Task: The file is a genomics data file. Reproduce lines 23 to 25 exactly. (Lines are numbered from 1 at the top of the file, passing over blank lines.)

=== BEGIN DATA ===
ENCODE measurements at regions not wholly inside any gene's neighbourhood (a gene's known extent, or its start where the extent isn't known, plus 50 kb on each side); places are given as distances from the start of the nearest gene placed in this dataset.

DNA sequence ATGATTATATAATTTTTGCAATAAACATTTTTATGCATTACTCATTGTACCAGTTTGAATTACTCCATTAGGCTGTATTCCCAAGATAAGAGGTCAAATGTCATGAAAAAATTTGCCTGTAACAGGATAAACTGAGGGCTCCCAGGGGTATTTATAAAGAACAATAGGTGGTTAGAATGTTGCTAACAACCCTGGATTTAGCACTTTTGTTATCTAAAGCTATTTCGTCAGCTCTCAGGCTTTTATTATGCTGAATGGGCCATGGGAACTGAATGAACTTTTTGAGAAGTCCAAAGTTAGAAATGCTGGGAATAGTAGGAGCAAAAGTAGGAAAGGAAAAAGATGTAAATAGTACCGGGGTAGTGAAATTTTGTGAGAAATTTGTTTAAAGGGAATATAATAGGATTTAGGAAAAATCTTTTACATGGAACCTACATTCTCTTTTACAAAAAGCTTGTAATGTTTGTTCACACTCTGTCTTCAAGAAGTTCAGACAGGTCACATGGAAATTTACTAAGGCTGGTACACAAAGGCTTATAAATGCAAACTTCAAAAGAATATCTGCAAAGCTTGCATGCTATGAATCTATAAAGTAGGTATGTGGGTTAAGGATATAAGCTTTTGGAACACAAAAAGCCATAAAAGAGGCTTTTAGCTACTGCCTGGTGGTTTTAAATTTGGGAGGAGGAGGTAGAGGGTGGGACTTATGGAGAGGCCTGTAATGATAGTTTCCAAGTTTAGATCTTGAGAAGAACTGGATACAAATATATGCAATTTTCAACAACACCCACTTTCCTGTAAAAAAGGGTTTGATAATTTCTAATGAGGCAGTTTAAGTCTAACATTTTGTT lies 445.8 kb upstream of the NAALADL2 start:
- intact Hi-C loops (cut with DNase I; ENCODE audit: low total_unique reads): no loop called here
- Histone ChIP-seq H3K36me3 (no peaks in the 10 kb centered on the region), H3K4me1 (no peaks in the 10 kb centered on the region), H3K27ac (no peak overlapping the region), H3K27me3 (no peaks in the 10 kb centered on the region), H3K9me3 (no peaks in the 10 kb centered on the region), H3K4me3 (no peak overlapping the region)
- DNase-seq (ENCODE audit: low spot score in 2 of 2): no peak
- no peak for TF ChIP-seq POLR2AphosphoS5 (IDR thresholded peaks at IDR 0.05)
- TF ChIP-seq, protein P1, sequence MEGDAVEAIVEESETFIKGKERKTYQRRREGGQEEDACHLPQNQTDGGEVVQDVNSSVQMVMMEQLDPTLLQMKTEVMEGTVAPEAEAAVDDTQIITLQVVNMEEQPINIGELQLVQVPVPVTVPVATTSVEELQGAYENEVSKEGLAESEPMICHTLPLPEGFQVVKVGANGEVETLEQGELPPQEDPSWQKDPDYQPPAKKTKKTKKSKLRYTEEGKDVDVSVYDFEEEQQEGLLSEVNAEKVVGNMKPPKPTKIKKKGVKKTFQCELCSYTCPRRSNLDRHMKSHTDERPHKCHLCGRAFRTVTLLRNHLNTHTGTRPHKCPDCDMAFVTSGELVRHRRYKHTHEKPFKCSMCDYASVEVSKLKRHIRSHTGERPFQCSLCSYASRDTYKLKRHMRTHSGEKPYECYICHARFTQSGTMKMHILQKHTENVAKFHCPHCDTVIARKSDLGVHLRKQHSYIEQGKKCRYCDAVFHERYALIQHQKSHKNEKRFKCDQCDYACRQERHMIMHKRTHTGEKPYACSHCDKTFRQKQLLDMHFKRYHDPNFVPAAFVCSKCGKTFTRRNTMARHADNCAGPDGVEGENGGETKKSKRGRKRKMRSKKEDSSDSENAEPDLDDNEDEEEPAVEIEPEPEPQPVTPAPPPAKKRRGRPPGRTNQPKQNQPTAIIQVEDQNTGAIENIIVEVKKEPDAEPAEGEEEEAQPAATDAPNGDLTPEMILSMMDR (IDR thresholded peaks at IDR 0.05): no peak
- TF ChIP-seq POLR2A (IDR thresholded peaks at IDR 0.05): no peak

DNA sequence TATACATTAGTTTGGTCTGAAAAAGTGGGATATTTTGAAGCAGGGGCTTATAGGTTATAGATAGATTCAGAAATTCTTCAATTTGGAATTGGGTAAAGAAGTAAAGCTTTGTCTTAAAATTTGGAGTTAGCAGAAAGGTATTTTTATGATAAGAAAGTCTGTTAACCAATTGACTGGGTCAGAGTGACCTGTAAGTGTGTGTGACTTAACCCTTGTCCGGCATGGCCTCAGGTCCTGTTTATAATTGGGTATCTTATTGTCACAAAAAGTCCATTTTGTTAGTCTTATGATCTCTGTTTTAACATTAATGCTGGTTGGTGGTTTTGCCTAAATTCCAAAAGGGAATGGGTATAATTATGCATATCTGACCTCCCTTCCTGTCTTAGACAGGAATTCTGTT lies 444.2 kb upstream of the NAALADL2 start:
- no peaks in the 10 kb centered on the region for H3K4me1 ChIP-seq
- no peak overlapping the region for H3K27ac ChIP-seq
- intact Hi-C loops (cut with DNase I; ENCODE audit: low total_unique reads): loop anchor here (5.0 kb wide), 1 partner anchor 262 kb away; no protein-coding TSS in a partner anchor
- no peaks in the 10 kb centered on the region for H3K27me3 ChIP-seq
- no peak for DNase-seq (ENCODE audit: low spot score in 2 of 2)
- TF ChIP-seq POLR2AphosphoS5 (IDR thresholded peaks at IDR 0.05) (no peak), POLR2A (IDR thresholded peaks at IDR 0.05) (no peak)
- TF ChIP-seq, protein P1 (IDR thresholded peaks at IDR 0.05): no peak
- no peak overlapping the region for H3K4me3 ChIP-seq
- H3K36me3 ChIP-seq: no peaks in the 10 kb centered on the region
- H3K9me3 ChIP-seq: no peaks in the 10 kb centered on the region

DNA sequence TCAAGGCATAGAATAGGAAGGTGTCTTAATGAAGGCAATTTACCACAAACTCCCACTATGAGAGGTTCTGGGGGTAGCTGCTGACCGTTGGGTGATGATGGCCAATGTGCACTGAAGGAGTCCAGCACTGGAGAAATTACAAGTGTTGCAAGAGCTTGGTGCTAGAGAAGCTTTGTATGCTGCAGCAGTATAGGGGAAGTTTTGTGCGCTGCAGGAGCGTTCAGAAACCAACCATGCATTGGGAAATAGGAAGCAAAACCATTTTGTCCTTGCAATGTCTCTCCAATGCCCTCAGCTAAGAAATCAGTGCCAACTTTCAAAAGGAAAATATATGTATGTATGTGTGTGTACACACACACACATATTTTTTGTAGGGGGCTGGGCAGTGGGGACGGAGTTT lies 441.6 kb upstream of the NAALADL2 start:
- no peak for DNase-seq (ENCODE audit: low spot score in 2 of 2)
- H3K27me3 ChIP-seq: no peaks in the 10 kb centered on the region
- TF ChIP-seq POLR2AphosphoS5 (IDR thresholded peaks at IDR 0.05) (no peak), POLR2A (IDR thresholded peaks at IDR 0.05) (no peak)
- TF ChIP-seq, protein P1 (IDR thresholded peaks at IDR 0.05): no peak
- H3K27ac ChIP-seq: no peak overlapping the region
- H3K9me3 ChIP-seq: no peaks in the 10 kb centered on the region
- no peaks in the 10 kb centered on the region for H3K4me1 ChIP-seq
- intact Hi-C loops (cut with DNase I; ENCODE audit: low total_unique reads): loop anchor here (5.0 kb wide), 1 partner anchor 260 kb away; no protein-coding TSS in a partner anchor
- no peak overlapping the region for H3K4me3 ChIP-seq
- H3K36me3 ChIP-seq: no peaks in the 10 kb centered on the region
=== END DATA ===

- TF ChIP-seq POLR2AphosphoS5 (IDR thresholded peaks at IDR 0.05) (no peak), POLR2A (IDR thresholded peaks at IDR 0.05) (no peak)
- TF ChIP-seq, protein P1 (IDR thresholded peaks at IDR 0.05): no peak
- H3K27ac ChIP-seq: no peak overlapping the region